The World Trade Organization ruled that the European Union unfairly blocked imports of genetically engineered crops, U.S. trade officials said, setting a precedent that may force other nations to drop their restrictions.
In the first of decision its kind, the WTO sided with the U.S., Canada and Argentina, saying the EU discriminated against imports of biotech seeds from companies such as Monsanto Co. without adequate scientific evidence of their harm, according to people familiar with the case. The ruling is still confidential.
``Agricultural biotechnology products should be provided a timely, transparent and scientific review'' by the EU, U.S. Trade Representative Rob Portman said in a statement late yesterday.
European governments such as Germany and France, as well as activists such as Greenpeace International, have sought to curb the use of seeds genetically altered to resist pests, disease and drought, claiming that the modified crops threaten human health and the environment. The U.S. insists that biotech seeds are safe and shouldn't be distinguished from conventional seeds.
The WTO ruling sets a precedent for other nations ranging from India to Japan to Russia that have regulations stipulating the labeling and tracing of goods containing biotech ingredients.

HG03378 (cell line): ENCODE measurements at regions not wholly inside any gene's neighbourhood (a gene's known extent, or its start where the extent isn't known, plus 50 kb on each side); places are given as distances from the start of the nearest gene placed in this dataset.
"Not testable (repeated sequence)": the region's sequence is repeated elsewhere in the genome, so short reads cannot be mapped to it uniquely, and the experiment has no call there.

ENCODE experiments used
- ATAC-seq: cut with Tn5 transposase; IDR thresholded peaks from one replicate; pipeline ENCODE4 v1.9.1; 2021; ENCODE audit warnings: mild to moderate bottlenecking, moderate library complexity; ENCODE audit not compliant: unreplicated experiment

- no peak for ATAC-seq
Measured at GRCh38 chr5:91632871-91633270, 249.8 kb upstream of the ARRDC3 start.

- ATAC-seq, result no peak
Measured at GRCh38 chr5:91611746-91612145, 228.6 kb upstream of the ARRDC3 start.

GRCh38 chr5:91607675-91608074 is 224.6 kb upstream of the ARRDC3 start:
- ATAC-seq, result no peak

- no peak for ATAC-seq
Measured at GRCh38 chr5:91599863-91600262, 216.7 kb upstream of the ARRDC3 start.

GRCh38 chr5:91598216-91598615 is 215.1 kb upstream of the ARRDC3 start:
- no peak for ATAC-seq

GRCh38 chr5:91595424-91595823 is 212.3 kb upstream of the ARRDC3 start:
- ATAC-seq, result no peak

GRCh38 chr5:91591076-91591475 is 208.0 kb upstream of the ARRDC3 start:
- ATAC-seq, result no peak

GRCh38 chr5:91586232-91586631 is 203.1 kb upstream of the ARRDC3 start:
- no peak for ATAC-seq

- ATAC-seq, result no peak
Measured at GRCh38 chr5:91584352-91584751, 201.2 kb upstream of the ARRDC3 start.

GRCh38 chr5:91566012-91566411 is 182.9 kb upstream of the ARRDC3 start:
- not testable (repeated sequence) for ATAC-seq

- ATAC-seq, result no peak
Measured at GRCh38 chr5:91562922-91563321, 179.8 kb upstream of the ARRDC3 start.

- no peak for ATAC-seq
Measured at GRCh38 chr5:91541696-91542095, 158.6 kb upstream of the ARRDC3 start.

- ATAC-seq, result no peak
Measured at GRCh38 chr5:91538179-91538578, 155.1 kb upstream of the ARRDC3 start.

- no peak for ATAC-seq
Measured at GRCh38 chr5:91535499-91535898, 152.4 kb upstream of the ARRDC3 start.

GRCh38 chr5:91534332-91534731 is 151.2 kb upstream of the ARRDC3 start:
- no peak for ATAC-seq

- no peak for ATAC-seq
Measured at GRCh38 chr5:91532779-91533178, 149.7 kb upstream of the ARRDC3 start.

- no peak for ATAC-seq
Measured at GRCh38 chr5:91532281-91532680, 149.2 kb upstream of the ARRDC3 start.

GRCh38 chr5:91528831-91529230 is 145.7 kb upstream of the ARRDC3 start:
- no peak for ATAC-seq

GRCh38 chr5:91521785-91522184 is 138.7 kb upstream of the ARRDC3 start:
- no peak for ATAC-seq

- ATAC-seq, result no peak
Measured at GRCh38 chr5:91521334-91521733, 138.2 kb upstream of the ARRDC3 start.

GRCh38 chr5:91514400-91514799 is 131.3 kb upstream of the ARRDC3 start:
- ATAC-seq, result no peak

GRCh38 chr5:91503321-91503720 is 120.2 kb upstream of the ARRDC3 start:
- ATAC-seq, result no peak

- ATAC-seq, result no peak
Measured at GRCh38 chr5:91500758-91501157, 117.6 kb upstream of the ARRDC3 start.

``One of the main reasons to bring the case was to prevent the loss of other important markets'' for U.S. agriculture exports, said Michelle Gorman, director of regulatory relations at the American Farm Bureau Federation in Washington.
The planting of altered seeds rose to 90 million hectares in 2005 from 1.7 million worldwide since initial commercialization in 1996, industry groups estimate, as farmers seek more reliable harvests. The U.S. accounts for about 55 percent of that total.
The U.S. argued in its case that the EU violated WTO rules because its approval process for imports of biotech foods had ``unnecessary delays.'' The EU said popular opposition meant consumers were already buying less of those types of products.
`We're Good Now'
The 1,047-page WTO decision also condemns bans on marketing and releasing genetically modified organisms into the environment such as those rules imposed by Germany, France, Austria and Greece, said the people, who declined to be identified before the EU and U.S. comment publicly on the trade body's decision.
The refusal of those governments to approve new seeds prompted the EU's governing body to begin a moratorium in 1998 on imports of genetically modified food. The EU in 2004 adopted new procedures that now allow some gene-altered food imports.
Since the WTO report only considered rules up until 2003, the EU ``may essentially say, `We were bad, but we're good now,''' said Kyd Brenner, a partner at the agriculture research firm DTB Associates in Washington. ``But that will take a while to play out.''
Still, U.S. farm groups say that since imports of those products resumed in 2004, the European Commission has approved just three varieties, including Monsanto's MON863 corn, which means a de facto ban is still in effect.